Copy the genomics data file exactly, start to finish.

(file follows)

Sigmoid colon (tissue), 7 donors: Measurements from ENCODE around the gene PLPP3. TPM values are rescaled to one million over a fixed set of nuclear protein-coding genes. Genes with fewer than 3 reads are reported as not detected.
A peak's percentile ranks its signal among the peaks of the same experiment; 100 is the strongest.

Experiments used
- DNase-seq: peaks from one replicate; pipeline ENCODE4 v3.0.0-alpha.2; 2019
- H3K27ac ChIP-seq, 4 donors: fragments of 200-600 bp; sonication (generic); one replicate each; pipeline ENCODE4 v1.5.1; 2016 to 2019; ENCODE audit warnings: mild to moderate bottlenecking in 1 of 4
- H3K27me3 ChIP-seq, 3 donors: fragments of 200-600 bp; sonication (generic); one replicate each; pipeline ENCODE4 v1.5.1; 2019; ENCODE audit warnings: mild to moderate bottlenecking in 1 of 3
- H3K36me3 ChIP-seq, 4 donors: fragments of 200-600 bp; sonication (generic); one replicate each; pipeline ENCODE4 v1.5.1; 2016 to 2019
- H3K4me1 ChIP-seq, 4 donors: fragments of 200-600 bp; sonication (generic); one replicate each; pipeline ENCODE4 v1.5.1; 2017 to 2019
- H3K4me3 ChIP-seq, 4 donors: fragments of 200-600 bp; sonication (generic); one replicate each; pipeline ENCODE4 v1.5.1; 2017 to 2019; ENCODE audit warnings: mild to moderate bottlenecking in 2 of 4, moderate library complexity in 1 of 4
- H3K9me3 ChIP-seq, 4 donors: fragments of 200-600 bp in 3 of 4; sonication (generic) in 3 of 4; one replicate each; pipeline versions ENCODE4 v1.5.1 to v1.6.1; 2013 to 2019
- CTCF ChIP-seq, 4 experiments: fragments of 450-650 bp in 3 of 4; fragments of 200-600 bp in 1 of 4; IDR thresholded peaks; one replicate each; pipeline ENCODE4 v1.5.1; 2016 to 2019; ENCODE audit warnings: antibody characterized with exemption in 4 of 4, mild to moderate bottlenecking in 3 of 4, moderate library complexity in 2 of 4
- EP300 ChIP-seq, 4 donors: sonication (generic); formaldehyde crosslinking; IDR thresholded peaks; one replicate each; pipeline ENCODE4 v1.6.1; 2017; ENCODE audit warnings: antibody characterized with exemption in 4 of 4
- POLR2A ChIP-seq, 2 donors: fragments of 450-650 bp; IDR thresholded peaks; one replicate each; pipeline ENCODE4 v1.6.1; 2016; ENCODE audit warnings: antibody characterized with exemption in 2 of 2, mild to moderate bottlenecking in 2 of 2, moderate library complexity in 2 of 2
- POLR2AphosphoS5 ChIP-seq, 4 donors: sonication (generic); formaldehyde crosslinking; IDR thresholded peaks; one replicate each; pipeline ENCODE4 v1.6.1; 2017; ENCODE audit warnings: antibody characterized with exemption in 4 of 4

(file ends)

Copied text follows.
Sigmoid colon (tissue), 7 donors: Measurements from ENCODE around the gene PLPP3. TPM values are rescaled to one million over a fixed set of nuclear protein-coding genes. Genes with fewer than 3 reads are reported as not detected.
A peak's percentile ranks its signal among the peaks of the same experiment; 100 is the strongest.

Experiments used
- DNase-seq: peaks from one replicate; pipeline ENCODE4 v3.0.0-alpha.2; 2019
- H3K27ac ChIP-seq, 4 donors: fragments of 200-600 bp; sonication (generic); one replicate each; pipeline ENCODE4 v1.5.1; 2016 to 2019; ENCODE audit warnings: mild to moderate bottlenecking in 1 of 4
- H3K27me3 ChIP-seq, 3 donors: fragments of 200-600 bp; sonication (generic); one replicate each; pipeline ENCODE4 v1.5.1; 2019; ENCODE audit warnings: mild to moderate bottlenecking in 1 of 3
- H3K36me3 ChIP-seq, 4 donors: fragments of 200-600 bp; sonication (generic); one replicate each; pipeline ENCODE4 v1.5.1; 2016 to 2019
- H3K4me1 ChIP-seq, 4 donors: fragments of 200-600 bp; sonication (generic); one replicate each; pipeline ENCODE4 v1.5.1; 2017 to 2019
- H3K4me3 ChIP-seq, 4 donors: fragments of 200-600 bp; sonication (generic); one replicate each; pipeline ENCODE4 v1.5.1; 2017 to 2019; ENCODE audit warnings: mild to moderate bottlenecking in 2 of 4, moderate library complexity in 1 of 4
- H3K9me3 ChIP-seq, 4 donors: fragments of 200-600 bp in 3 of 4; sonication (generic) in 3 of 4; one replicate each; pipeline versions ENCODE4 v1.5.1 to v1.6.1; 2013 to 2019
- CTCF ChIP-seq, 4 experiments: fragments of 450-650 bp in 3 of 4; fragments of 200-600 bp in 1 of 4; IDR thresholded peaks; one replicate each; pipeline ENCODE4 v1.5.1; 2016 to 2019; ENCODE audit warnings: antibody characterized with exemption in 4 of 4, mild to moderate bottlenecking in 3 of 4, moderate library complexity in 2 of 4
- EP300 ChIP-seq, 4 donors: sonication (generic); formaldehyde crosslinking; IDR thresholded peaks; one replicate each; pipeline ENCODE4 v1.6.1; 2017; ENCODE audit warnings: antibody characterized with exemption in 4 of 4
- POLR2A ChIP-seq, 2 donors: fragments of 450-650 bp; IDR thresholded peaks; one replicate each; pipeline ENCODE4 v1.6.1; 2016; ENCODE audit warnings: antibody characterized with exemption in 2 of 2, mild to moderate bottlenecking in 2 of 2, moderate library complexity in 2 of 2
- POLR2AphosphoS5 ChIP-seq, 4 donors: sonication (generic); formaldehyde crosslinking; IDR thresholded peaks; one replicate each; pipeline ENCODE4 v1.6.1; 2017; ENCODE audit warnings: antibody characterized with exemption in 4 of 4